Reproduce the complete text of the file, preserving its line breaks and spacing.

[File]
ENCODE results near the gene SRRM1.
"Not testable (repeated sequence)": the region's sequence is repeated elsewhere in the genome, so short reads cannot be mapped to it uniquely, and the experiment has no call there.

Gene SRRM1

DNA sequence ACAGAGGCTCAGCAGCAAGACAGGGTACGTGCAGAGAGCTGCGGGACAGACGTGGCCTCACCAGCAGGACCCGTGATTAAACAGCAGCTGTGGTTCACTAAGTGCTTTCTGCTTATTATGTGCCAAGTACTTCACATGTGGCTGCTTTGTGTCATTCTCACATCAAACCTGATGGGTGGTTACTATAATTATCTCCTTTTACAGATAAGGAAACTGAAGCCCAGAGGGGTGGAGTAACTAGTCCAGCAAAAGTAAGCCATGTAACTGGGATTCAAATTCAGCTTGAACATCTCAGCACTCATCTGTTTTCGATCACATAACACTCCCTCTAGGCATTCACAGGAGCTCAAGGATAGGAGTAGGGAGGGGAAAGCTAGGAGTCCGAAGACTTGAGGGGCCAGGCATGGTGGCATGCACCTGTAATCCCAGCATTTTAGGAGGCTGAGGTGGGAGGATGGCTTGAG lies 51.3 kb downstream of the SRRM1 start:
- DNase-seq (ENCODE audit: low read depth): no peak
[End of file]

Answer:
ENCODE results near the gene SRRM1.
"Not testable (repeated sequence)": the region's sequence is repeated elsewhere in the genome, so short reads cannot be mapped to it uniquely, and the experiment has no call there.

Gene SRRM1

DNA sequence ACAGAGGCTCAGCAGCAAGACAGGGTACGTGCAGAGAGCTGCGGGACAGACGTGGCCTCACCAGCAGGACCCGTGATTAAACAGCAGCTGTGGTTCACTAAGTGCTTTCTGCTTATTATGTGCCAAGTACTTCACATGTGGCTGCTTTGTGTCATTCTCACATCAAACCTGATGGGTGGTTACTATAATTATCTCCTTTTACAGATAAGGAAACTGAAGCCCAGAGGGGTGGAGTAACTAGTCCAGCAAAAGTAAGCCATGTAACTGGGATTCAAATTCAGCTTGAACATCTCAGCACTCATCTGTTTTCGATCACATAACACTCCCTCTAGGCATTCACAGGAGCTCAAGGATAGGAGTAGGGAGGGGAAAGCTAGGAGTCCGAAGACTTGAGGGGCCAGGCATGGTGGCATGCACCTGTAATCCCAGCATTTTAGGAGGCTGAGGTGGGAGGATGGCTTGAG lies 51.3 kb downstream of the SRRM1 start:
- DNase-seq (ENCODE audit: low read depth): no peak